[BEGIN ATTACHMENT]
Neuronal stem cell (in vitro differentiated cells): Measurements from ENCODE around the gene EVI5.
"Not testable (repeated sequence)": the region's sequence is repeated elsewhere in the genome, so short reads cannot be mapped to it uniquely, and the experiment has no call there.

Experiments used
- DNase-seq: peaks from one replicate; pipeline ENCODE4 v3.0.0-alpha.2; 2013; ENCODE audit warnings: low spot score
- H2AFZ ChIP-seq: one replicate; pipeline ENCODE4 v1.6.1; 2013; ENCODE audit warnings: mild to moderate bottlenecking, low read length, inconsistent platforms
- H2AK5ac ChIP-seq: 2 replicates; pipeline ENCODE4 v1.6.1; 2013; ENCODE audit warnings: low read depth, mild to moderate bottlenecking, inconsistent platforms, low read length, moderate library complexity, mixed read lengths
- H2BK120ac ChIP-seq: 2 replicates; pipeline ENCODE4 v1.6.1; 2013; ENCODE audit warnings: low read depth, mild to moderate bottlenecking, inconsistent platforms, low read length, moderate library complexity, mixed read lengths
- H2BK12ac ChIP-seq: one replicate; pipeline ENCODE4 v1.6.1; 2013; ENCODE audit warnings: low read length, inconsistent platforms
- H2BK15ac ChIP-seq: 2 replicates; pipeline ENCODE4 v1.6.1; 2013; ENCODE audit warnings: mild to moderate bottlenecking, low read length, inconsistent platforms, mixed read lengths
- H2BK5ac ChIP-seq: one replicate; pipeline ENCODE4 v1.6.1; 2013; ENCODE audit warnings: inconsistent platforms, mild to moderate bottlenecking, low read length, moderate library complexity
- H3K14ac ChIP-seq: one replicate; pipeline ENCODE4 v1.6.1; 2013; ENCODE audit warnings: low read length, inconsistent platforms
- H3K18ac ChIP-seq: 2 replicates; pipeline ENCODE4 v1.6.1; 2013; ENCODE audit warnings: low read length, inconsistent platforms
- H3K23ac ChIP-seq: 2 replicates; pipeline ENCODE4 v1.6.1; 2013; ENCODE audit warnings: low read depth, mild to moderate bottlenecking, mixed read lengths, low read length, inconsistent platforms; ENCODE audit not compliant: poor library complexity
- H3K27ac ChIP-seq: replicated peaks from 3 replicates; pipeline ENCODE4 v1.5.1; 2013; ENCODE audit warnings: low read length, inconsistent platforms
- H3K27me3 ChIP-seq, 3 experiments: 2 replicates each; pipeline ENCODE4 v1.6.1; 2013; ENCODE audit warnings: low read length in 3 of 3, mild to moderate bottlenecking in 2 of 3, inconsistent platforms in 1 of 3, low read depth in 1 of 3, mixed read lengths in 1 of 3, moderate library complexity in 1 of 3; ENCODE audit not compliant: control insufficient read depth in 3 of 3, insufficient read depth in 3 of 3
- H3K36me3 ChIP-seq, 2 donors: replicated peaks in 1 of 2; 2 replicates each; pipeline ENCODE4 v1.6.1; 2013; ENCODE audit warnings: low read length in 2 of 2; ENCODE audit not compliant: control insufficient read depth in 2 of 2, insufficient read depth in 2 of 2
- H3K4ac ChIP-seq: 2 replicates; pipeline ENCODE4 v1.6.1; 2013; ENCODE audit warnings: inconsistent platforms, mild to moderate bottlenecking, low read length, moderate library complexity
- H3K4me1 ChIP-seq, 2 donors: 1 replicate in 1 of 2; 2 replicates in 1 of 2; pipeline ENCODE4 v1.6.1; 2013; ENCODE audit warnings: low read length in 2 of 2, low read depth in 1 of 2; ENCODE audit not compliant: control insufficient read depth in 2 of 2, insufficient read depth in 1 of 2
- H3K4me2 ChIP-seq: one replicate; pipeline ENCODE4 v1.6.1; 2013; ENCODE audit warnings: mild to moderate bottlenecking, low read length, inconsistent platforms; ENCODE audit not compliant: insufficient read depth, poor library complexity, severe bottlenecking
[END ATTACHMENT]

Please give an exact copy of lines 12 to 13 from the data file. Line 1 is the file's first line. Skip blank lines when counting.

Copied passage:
- H3K18ac ChIP-seq: 2 replicates; pipeline ENCODE4 v1.6.1; 2013; ENCODE audit warnings: low read length, inconsistent platforms
- H3K23ac ChIP-seq: 2 replicates; pipeline ENCODE4 v1.6.1; 2013; ENCODE audit warnings: low read depth, mild to moderate bottlenecking, mixed read lengths, low read length, inconsistent platforms; ENCODE audit not compliant: poor library complexity